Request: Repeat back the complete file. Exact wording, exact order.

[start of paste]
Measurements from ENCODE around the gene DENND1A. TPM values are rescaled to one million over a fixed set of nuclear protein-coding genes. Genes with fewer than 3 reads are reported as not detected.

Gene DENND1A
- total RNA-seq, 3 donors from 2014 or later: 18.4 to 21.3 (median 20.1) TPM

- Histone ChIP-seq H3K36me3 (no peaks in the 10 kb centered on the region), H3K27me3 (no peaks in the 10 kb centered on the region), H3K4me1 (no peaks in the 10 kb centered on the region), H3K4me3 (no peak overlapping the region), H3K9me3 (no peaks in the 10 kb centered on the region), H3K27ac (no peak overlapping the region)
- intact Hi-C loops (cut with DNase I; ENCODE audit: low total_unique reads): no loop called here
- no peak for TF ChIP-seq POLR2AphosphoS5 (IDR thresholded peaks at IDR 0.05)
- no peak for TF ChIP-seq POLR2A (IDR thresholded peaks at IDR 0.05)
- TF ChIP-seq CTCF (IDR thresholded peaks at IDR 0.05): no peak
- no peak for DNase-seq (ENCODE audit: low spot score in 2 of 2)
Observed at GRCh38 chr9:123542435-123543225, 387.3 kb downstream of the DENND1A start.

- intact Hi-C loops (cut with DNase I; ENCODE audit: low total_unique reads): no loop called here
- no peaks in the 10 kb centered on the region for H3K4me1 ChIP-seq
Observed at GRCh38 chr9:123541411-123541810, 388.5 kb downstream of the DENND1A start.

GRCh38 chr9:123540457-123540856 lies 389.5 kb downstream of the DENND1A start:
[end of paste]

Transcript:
Measurements from ENCODE around the gene DENND1A. TPM values are rescaled to one million over a fixed set of nuclear protein-coding genes. Genes with fewer than 3 reads are reported as not detected.

Gene DENND1A
- total RNA-seq, 3 donors from 2014 or later: 18.4 to 21.3 (median 20.1) TPM

- Histone ChIP-seq H3K36me3 (no peaks in the 10 kb centered on the region), H3K27me3 (no peaks in the 10 kb centered on the region), H3K4me1 (no peaks in the 10 kb centered on the region), H3K4me3 (no peak overlapping the region), H3K9me3 (no peaks in the 10 kb centered on the region), H3K27ac (no peak overlapping the region)
- intact Hi-C loops (cut with DNase I; ENCODE audit: low total_unique reads): no loop called here
- no peak for TF ChIP-seq POLR2AphosphoS5 (IDR thresholded peaks at IDR 0.05)
- no peak for TF ChIP-seq POLR2A (IDR thresholded peaks at IDR 0.05)
- TF ChIP-seq CTCF (IDR thresholded peaks at IDR 0.05): no peak
- no peak for DNase-seq (ENCODE audit: low spot score in 2 of 2)
Observed at GRCh38 chr9:123542435-123543225, 387.3 kb downstream of the DENND1A start.

- intact Hi-C loops (cut with DNase I; ENCODE audit: low total_unique reads): no loop called here
- no peaks in the 10 kb centered on the region for H3K4me1 ChIP-seq
Observed at GRCh38 chr9:123541411-123541810, 388.5 kb downstream of the DENND1A start.

GRCh38 chr9:123540457-123540856 lies 389.5 kb downstream of the DENND1A start: